Friday, March 9, 2012

Duck wraps and Gingerbread

I have started a regular weekly column with Fairfax on their great new site Daily Life. The column goes up every Wednesday - here are the posts from this week. Have a great weekend xoxo

Caramelised duck wraps with grapefruit and Asian herbs

Quick, fresh and tasty as hell. These fresh duck wraps are easily the best culinary kick off to a celebration. And they are a canapĂ© in the proper sense, offering that easy hand to mouth movement of food without having to put down your drink; not one of those mindless contraptions to be eaten from cones, cups or other such things that are mindless victories of aesthetics over sense. They are straightforward to make, so I’m not going to offer any tips here other than to suggest you hover dangerously close to the plate as these never seem to last long.

4 duck breasts, skin on
3 tablespoons palm sugar
2 tablespoons fish sauce
24 betel leaves
2 ruby red grapefruit, peeled and segmented
1 large red chilli, seeded and very finely chopped
½ cup mint leaves
½ cup coriander leaves
¼ cup fried shallots
Heat a frying pan over medium-high heat. Add the duck, skin side down and cook for 10 minutes or until the fat has rendered and the skin is crisp. Turn over and cook for an additional 3-5 minutes or until just cooked through. Remove from heat, allow to rest then thinly slice on the diagonal.
Combine the chilli, herbs, and fried onion in a bowl and toss to combine.
Add the palm sugar and fish sauce to a saucepan and place over medium heat. Cook until the palm sugar has melted and the mixture is starting to caramelize and thicken. Remove from heat and toss through the duck slices.
Lay out the betel leaves. Place a segment of grapefruit on each leaf, top with a slice of duck and a little of the salad mix. Top with extra fried shallots if using. Repeat with remaining betel leaves and duck mix. Serve warm with extra sweet soy sauce to dip into.
Gingerbread with violet cream
I like a dense cake. Light and airy is fine for those of genoise sponge sort of sentiments but I want a bit of weight in my cake. Something a bit dense and spicy seems more meaningful somehow, and comforting.  Like I have been lovingly bathed in butter and that I have been fed well, and often. This gingerbread is all of those sentiments and the violet cream finish, well that’s the gently belly rub and cup of tea.

125 g (4 1/2 oz) butter
115 g (4 oz/1/2 cup) sugar
90 g (3 1/4 oz/1/4 cup) molasses
1 egg
175 g (6 oz/1 1/4 cups) plain (all-purpose) flour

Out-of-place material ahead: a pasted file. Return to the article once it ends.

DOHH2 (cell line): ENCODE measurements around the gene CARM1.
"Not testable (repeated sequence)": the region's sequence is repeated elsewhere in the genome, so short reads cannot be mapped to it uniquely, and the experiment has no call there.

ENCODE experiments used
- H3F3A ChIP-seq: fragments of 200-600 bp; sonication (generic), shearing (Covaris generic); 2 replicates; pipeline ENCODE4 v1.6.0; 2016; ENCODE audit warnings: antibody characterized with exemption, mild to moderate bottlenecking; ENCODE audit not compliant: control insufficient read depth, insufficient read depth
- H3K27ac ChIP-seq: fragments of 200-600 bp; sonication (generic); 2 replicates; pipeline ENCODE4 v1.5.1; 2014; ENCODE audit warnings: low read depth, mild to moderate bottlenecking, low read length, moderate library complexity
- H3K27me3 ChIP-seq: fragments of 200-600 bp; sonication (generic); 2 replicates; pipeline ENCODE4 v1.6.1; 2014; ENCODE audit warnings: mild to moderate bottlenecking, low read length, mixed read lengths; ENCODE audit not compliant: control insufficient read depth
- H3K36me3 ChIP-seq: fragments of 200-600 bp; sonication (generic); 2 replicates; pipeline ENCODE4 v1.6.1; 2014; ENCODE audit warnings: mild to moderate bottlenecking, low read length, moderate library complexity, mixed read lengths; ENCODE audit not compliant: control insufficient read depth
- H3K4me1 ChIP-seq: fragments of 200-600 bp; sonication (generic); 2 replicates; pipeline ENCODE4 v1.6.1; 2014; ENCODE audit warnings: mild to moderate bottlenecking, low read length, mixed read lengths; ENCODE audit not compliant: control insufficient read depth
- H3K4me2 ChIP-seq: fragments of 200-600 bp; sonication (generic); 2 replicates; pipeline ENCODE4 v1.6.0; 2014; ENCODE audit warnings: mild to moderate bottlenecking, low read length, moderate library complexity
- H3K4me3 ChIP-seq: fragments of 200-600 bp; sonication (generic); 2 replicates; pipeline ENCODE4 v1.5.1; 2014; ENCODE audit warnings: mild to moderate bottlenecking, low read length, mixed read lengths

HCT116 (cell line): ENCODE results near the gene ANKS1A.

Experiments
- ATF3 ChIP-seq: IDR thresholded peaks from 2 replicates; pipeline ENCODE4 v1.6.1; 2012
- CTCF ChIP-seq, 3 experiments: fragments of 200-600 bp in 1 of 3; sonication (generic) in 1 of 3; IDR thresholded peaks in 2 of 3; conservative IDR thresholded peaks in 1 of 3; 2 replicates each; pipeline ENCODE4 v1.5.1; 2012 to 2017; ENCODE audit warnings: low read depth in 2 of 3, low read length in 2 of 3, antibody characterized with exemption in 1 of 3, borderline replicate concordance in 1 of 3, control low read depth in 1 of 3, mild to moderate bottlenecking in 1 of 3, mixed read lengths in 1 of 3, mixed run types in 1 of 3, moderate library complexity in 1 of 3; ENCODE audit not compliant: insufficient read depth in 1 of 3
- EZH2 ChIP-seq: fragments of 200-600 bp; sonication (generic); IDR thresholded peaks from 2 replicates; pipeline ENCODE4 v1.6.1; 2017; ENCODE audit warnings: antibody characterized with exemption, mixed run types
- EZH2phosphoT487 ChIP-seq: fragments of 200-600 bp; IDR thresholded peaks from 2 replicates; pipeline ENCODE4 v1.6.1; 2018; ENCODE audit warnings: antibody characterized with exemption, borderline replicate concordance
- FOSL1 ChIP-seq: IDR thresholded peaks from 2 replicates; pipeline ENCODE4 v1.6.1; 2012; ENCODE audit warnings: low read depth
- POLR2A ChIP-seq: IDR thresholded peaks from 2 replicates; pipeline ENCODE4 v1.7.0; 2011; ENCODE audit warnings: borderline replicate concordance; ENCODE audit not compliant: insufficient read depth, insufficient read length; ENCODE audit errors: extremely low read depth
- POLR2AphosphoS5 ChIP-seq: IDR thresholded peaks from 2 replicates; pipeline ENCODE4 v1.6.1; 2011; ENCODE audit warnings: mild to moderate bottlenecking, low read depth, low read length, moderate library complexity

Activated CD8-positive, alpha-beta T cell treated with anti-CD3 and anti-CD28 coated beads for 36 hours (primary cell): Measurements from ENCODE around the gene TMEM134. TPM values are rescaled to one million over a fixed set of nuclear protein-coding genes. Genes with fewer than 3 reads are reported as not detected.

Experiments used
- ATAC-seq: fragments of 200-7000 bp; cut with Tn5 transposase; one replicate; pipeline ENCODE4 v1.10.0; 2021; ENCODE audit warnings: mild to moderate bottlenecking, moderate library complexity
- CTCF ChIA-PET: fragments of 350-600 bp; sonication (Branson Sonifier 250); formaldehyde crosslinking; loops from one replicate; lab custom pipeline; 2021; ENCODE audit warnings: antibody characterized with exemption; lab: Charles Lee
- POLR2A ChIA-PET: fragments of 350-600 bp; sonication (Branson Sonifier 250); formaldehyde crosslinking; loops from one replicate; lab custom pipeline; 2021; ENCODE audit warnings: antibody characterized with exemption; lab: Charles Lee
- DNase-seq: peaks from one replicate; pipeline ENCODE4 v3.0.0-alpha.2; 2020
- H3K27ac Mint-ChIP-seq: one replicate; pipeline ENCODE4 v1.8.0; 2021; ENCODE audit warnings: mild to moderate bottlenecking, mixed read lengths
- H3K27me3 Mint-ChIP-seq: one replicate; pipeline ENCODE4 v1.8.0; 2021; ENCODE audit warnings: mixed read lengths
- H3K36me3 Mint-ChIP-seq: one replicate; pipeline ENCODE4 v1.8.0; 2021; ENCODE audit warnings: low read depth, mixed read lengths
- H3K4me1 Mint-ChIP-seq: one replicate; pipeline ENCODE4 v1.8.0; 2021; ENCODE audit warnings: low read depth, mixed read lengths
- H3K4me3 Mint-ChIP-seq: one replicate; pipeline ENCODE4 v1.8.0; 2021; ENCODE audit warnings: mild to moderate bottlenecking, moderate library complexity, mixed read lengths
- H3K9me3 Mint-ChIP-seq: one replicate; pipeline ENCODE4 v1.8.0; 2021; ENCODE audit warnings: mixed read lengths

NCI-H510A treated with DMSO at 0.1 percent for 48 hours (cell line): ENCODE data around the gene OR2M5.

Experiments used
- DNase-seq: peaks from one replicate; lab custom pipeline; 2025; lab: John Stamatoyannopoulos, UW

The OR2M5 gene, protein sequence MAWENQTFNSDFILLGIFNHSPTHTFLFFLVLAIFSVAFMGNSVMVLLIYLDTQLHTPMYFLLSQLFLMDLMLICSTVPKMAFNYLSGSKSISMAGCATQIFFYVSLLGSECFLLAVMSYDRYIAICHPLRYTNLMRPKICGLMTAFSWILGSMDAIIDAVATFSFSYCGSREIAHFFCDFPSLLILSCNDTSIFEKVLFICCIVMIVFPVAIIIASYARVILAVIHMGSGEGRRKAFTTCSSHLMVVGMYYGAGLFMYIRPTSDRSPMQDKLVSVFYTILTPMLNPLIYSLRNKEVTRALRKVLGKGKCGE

1 tsp baking powder
3 tsp ground ginger
1/2 tsp ground cinnamon
Violet cream
100 ml (3 1/2 fl oz) cream
20 g (3/4 oz) icing (confectioners’) sugar, sifted
1/2 vanilla bean, seeds scraped
2 tsp violet liqueur or ½ tsp violet oil
50 g (1 3/4 oz)crystallised violets
Preheat the oven to 170°C. Line a 13 x 23 cm (5 x 9 inch) loaf (bar) tin with baking paper. Cream the butter and sugar in a large bowl until pale and fluffy. Beat in the molasses and the egg.
In a separate bowl, combine the dry ingredients. Sift the dry ingredients into the creamed mixture and pour into the prepared tin. Bake for 90 minutes, or until a skewer inserted in the centre of the gingerbread comes out clean. Turn out onto a wire rack to cool and slice thickly.
Add the cream to a bowl and whisk to soft peak. Gently fold through the sugar, vanilla seeds and violet liqueur.
Serve gingerbread with dollops of violet cream and top with crystallised violets.

If you missed the chocolate and cookie dough brownies from last week check them out here


  1. Hi Katrina,
    In regards to the Betel Leaves, do you need to blanch them before serving or can they be eaten raw?
    Thanks heaps :)

  2. Hi,

    No need to blanch them - you eat them fresh. Most Asian grocers have them. Hope you enjoy the wraps.

    1. Thanks Katrina! Am loving your bllog and recipes. oxox

  3. Hi There, I have just come across this and am keen to give it a try. I went to my local supermarket and couldn't find molasses (I live in Sydney). Any idea where to go? I read somewhere to maybe try health food stores. Also apparently there are different types - blackstrap being one of them, apparently this is bitter though. Would golden syrup be an ok alternative? Sorry for all the questions! Would love to know what you recommend.

  4. Hi Carly,
    Sorry for the delay in replying. Most supermarkets do have molasses - that is unlucky. Yes you can also try health food stores or maybe a Harris Farmers market style place will also be a safer bet.

    I haven't used golden syrup but you could always give it a shot and let us know how it turns out. If you do, I would only use half or 3/4 of the amount as golden syrup is a lot sweeter than molasses - from memory its about 65-75% sucrose so this may affect the outcome of your cake.

    Yes there are different types of molasses but usually a recipe will specify if it requires blackstrap or others depending on the level of sweetness required.

    Hope this helps - happy baking